3.2  OpenOffice Spreadsheet

An OpenOffice version of USLcalc.xls, called USLcalc.ods, has been provided compliments of a GCaP guerrilla. It compensates for the lack of a polynomial fitting routine in ODS.

3.3  R Scripts

  1. The R script USLcalc.r uses the nls() function to perform nonlinear regression with the USL model (2009).

  2. CRAN package USL: Analyze system scalability with the Universal Scalability Law by Stefan Moeding (2013).
    Install the package from the R-Console using the command install.packages("usl")

  3. RForge package SATK: Scalability Analysis Toolkit by Paul Puglia (2013).
    Install the package from the R-Console using the command install.packages("SATK", repos="")

  4. An example dataset is provided in USLcalc-data.txt.

Download the R software if you don't already have it.

4  Presentations

Here are some recent and upcoming presentations that involve USL analysis.

4.1  Hotsos 2011

Hotsos ORACLE performance symposium
Irving, TX, March 6—10, 2011
Brooks, Cooks and Response Time Scalability
Successful database scaling to meet service level objectives (SLO) requires converting standard Oracle performance data into a form suitable for cost-benefit comparison, otherwise you are likely to be groping in the dark or simply relying on someone else's scalability recipes. Creating convenient cost-benefit comparisons is the purpose of the Universal Scalability Law (USL), which I have previously presented using transaction throughput measurements as the appropriate performance metric. However, Oracle AWR and OWI data are largely based on response time metrics rather than throughput metrics.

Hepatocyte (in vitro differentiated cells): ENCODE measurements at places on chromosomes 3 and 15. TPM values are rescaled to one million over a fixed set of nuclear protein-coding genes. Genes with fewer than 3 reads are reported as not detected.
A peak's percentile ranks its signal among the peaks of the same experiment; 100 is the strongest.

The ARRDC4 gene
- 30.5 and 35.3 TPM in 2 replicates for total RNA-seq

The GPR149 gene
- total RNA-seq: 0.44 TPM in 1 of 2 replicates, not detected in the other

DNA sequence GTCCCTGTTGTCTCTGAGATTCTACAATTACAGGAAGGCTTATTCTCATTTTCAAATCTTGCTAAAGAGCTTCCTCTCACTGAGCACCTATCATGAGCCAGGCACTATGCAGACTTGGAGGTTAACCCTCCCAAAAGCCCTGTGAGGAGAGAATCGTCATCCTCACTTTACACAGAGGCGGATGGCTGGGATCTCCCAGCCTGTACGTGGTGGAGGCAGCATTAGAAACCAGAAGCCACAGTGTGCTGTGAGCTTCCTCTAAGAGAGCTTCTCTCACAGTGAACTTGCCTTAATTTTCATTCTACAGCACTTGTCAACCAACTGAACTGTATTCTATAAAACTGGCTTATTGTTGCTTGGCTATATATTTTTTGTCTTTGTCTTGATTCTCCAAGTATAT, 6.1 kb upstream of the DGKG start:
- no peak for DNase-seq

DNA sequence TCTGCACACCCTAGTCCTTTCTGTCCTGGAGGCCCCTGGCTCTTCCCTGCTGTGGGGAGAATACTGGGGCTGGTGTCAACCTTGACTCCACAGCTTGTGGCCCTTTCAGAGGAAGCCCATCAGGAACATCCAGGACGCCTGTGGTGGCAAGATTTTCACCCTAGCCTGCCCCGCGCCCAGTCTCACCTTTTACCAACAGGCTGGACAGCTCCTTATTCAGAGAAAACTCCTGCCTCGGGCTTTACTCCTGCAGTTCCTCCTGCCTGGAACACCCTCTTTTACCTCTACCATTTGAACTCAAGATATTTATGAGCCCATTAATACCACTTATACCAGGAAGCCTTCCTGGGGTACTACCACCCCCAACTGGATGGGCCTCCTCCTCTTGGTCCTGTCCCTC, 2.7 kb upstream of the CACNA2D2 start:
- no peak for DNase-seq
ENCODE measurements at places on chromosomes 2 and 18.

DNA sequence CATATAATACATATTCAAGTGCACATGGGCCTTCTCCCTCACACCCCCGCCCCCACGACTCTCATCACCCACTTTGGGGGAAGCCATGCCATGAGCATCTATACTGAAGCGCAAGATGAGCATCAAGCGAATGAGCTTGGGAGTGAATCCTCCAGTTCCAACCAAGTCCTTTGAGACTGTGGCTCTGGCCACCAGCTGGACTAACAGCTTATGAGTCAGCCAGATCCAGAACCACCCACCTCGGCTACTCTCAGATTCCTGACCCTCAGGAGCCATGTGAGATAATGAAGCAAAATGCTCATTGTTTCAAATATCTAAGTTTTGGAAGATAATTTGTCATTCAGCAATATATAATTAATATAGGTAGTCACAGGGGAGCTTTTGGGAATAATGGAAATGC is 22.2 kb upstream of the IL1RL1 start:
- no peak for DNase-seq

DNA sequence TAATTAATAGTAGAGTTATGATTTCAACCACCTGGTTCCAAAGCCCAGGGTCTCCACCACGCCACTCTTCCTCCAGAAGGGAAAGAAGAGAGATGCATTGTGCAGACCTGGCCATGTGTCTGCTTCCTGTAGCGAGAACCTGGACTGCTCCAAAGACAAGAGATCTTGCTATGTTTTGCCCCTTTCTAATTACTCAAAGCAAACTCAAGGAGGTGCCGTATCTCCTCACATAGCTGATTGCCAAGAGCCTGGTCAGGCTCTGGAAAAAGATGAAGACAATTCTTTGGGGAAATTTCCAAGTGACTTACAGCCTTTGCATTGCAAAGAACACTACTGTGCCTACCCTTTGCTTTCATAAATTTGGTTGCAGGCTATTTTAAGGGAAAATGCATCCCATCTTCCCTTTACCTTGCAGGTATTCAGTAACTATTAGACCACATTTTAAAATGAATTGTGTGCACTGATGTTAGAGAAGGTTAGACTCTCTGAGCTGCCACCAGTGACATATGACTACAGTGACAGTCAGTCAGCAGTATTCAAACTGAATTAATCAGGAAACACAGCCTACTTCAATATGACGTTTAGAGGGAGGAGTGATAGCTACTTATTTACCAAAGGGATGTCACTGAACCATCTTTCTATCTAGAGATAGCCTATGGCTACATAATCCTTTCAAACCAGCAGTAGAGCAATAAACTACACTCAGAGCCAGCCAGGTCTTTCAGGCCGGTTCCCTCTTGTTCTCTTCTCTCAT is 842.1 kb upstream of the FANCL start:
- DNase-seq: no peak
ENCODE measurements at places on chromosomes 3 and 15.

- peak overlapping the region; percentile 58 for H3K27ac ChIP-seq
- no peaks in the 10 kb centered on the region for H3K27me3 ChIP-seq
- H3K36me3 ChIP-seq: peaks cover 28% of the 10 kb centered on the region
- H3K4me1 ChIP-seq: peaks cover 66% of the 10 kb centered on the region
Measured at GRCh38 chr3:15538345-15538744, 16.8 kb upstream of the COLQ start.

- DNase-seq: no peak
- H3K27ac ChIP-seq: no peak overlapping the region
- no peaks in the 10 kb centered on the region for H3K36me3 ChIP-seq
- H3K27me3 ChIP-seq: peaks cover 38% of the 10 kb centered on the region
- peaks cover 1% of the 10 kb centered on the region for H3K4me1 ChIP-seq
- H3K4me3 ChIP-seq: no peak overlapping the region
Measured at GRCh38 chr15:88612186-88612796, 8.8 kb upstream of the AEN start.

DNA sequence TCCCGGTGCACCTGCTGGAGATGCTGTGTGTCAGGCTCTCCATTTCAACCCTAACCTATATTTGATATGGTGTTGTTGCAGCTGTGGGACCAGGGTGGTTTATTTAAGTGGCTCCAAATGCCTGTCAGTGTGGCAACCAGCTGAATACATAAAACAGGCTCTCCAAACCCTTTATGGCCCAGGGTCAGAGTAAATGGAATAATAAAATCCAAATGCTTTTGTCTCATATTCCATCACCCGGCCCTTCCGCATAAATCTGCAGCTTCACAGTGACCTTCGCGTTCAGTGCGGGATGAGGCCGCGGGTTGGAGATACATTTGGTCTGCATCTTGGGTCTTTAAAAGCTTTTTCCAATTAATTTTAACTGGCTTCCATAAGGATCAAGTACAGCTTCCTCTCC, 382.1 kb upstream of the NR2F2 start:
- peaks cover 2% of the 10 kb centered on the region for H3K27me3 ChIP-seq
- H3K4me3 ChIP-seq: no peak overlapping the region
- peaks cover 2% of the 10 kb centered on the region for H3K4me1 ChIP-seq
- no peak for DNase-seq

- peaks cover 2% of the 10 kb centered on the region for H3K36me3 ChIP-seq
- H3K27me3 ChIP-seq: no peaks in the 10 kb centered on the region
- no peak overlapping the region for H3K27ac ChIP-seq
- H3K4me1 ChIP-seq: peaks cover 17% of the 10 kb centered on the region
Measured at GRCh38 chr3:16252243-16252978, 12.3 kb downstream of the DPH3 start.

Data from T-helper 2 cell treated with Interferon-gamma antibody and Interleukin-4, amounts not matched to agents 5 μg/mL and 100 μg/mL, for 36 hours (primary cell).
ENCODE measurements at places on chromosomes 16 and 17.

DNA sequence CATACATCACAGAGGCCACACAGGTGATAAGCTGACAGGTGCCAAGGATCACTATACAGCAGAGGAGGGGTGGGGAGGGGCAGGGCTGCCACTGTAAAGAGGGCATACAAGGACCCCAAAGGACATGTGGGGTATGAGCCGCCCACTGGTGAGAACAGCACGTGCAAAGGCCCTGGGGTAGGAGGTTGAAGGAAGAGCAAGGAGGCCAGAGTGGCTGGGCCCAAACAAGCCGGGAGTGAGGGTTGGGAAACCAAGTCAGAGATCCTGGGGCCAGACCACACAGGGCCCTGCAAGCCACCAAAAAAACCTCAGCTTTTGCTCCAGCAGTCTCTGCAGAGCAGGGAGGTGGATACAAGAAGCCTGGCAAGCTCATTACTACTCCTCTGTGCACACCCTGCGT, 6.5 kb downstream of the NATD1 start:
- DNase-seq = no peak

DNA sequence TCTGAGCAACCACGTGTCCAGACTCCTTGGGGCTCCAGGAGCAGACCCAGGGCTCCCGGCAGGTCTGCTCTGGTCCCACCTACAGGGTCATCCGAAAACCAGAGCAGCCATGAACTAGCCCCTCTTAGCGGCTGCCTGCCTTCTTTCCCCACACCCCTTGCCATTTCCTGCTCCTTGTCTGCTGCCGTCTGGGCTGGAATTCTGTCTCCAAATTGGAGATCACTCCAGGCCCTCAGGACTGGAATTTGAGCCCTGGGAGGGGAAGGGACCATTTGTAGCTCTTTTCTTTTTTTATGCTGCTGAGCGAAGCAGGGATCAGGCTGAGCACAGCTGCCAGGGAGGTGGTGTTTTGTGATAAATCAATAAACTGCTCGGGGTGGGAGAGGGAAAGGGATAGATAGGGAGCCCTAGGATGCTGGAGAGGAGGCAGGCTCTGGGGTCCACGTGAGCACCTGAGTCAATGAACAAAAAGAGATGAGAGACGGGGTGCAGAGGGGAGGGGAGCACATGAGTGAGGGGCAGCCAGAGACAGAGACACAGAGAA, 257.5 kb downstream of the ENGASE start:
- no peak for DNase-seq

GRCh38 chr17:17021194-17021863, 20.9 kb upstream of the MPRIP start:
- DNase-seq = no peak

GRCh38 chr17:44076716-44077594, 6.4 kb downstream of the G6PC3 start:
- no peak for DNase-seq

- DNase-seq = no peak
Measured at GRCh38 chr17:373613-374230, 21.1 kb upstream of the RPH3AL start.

In this presentation, I will show you how the USL can be applied to response time data. A surprising result is that the USL contains Brooks' law, which is essentially a variant of the old too-many-cooks adage: hiring more cooks at the last minute to ensure the meal is prepared on time can cause the preparation to take longer. From the standpoint of the USL, this kind of delay inflation arises from two unique interactions in the kitchen: group conferences and tête-à-têtes between the experienced cooks and the rookie cooks. Replace cooks with Oracle average active sessions (AAS) and similar response-time inflation can impact your database SLOs. The USL reveals this effect in a numerical way for easier analysis.
Examples of applying the USL to Oracle performance data will be used to examine Brooks' law and underlying concepts such as delay, wait, latency, averages and response time percentiles.

4.2  Surge 2010

Surge 2010: The Scalability and Performance Conference
Baltimore, MD, Sep 30—Oct 1, 2010
Quantifying Scalability FTW
You probably already collect performance data, but data ain't information. Successfull scalability requires transforming your data so that you can quantify the cost-benefit of any architectural decisions. In other words:
measurement  +  models  ==  information
So, measurement alone is only half the story; you need a method to transform your data. In this presentation I will show you a method that I have developed and applied successfully to large-scale web sites and stack applications to quantify the benefits of proposed scaling strategies. To the degree that you don't quantify your scalability, you run the risk of ending up with WTF rather than FTW.
Speaker list

4.3  Velocity 2010

Accepted title and abstract:
Hidden Scalability Gotchas in Memcached and Friends*